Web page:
Centre for European and International Studies Research
Supernatural Cities: Narrated Geographies and Spectral Histories
Supernatural Cities is an interdisciplinary network of humanities and social science scholars of urban environments and the supernatural. We aim to encourage the conversation between historians, cultural geographers, folklorists, social psychologists, anthropologists, sociologists, and literary scholars as they explore the representation of urban heterotopias, otherness, haunting, estranging, the uncanny, enchantment, affective geographies, communal memory and the urban fantastical. We will share calls for papers, work on collaborative funding bids and promote relevant research.
Alongside this conversation, we also plan to present lectures, seminars, workshops and publications.
Narrated geographies and spectral histories tend to survive as collective, communal constructions. With that in mind, this project also seeks to reach beyond academia to engage with both creative practitioners and a range of local community groups, with the aim of prompting imaginative interactions with and altering understandings of our urban spaces and places.
Visit our project blog: supernaturalcities.co.uk
Lead researcher: Karl Bell
My research interests focus on the relationship between the fantastical imagination and the urban environment. In my previous publications I have explored urban magical beliefs and practices, environmentally-inflected supernatural narratives and popular religion, millenarianism, Victorian urban legends, nineteenth-century ghost lore, and the construction of haunted urban landscapes. I am particularly interested in the way these ideas and mentalities were used to navigate the historical experience of urban modernisation, especially as a means of subversion, adaptation and appropriation.
Karen is a lecturer in the Portsmouth School of Architecture. Read more.
Alison is Senior Lecturer in Creative Writing in the School of Media and Performing Arts. Read more.
Alex is Research Assistant to the Supernatural Cities project in CEISR. Read more.
Eilis is a PhD History student and part-time tutor on the undergraduate History course. She is currently researching monstrosity and popular radicalism in nineteenth-century Britain.
The Supernatural Cities group operates a discussion network through JISCMail. Researchers with interests in themes of the urban supernatural may request membership at http://www.jiscmail.ac.uk/SUPERNATURALCITIES.
Supernatural Cities runs a discussion group on Facebook. For more information, and to request to join, please see https://www.facebook.com/groups/1726535687598649/. There is also a Supernatural Cities events page at https://www.facebook.com/imaginetheurban/.
Conferences, Seminars, CFPs and Events of Interest
Annual Supernatural Cities conference: The Urban Weird
6-7th April 2018, University of Hertfordshire. Co-hosted with the Open Graves, Open Minds project at the University of Hertfordshire. Call for papers available at http://www.opengravesopenminds.com/urban-weird-2018/call-for-papers/
The Haunted Landscape 2017: Folklore, Ghosts and Witchcraft
18th November, Conway Hall, London. https://conwayhall.org.uk/event/haunted-landscape-2017/
Victorian Spaces: Real and Imagined
26-29 May 2018, University of Regina, Canada. https://www.navsa.org/2017/09/17/cfp-victorian-spaces-real-and-imagined-11152017-526-292018/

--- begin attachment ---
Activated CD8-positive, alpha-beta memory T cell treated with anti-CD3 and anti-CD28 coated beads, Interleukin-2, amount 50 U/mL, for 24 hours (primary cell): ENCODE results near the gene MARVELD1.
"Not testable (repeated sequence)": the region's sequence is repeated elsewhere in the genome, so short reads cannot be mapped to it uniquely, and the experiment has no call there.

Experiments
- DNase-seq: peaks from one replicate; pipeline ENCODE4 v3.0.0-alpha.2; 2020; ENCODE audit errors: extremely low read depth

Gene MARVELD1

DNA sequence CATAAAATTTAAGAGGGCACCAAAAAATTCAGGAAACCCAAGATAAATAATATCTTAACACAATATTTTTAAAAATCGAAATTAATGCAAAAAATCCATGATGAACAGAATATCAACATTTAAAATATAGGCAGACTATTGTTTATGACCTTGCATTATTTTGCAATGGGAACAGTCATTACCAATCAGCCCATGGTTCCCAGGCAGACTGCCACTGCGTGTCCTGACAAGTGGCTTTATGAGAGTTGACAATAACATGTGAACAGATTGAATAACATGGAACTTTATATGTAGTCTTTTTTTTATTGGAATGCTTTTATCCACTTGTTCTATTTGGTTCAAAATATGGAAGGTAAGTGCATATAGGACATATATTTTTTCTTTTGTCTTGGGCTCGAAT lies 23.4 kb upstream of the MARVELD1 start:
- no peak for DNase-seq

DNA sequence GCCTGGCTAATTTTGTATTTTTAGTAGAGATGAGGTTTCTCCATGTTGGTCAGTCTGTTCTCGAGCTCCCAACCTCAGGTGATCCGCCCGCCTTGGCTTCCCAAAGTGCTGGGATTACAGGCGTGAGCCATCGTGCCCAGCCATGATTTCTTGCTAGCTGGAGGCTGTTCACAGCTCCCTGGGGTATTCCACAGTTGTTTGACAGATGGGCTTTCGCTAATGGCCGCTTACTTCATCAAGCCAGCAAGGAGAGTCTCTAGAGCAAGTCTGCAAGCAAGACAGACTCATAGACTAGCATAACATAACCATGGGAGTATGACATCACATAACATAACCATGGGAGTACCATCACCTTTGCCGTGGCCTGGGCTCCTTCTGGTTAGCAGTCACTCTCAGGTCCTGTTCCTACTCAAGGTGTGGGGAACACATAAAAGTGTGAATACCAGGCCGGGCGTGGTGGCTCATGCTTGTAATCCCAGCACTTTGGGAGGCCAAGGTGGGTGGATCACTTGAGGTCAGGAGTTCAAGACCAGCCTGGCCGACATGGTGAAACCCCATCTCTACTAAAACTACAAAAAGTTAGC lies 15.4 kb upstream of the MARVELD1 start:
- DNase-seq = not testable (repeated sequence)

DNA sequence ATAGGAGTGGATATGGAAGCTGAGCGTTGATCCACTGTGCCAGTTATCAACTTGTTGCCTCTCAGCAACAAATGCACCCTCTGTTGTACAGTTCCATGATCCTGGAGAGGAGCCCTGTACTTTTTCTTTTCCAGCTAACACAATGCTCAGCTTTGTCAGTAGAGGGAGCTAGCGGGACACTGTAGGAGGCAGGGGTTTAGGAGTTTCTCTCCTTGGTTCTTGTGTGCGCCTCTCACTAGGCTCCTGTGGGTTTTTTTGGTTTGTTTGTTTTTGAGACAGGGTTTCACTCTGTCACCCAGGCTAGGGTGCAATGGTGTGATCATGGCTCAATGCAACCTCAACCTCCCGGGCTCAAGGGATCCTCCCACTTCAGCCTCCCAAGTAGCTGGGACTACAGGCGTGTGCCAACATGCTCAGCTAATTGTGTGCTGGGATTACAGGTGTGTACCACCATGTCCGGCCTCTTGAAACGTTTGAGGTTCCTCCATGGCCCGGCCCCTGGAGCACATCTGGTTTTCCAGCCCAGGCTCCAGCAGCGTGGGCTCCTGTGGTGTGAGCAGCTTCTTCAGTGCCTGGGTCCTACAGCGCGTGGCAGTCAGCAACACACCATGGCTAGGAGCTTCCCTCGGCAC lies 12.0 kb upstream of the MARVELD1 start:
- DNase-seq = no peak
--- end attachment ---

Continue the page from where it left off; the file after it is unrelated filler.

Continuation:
- Mapping Spectral Traces - An established example of the constructive work that can be achieved when academics and creative practitioners join forces.
- Leeds Psychogeography Group - Although not necessarily focussing on the supernatural, this site provides a good example of current attempts to explore how the urban environment influences the emotions, memories and behaviours of city dwellers.
- The Paranormal Database - This demonstrates a good attempt to outline a national picture of supernatural phenomena.
- Monstrous Geographies - An interesting, interdisciplinary engagement with fantastical notions of the environment.
- The Gothic Imagination - One of the best sites around for keeping abreast of developments in the academic study of gothic cultures.
- The Alchemical Landscape - Based at the University of Cambridge, this ongoing research project explores the creative, aesthetic and political implications of the 'geographical turn'.
Karl Bell and Eilís Phillips are involved in an AHRC-funded collaborative, communal research project called 'Lost Voices'. This explores the role of Spiritualism on the Home Front during and immediately after the First World War. See https://everydaylivesinwar.herts.ac.uk/?page_id=2594 and also https://everydaylivesinwar.herts.ac.uk/?p=3385
DarkFest - The second year of this creative celebration of the supernatural, the weird, and urban noir. This cultural festival was developed in collaboration between academics from the Supernatural Cities project, the Portsmouth Writers Hub, and artists from 1000 Plateaus. Once again, more information can be found at https://www.facebook.com/portsmouthdarkfest/.
Freethinking, Radio 3
Karl Bell was recently interviewed about ghosts in Old Portsmouth for Radio 3's Freethinking programme (5th October) - http://www.bbc.co.uk/programmes/p05j6m2m
Dark City – Edited by Karl Bell and Stephen Pryde-Jarman
The Supernatural Cities project has been working with a group of talented local writers, many of whom are members of the Portsmouth Writers Hub, to produce an anthology of supernatural, weird, crime and horror tales set in Portsmouth. This book was launched during Portsmouth DarkFest 2016 as a celebration of local creativity.
To learn more, please contact:
Dr Karl Bell, Reader in Cultural History (firstname.lastname@example.org)
School of Social, Historical and Literary Studies, University of Portsmouth, Portsmouth, United Kingdom
We have a Supernatural Cities Facebook group - https://www.facebook.com/groups/1726535687598649/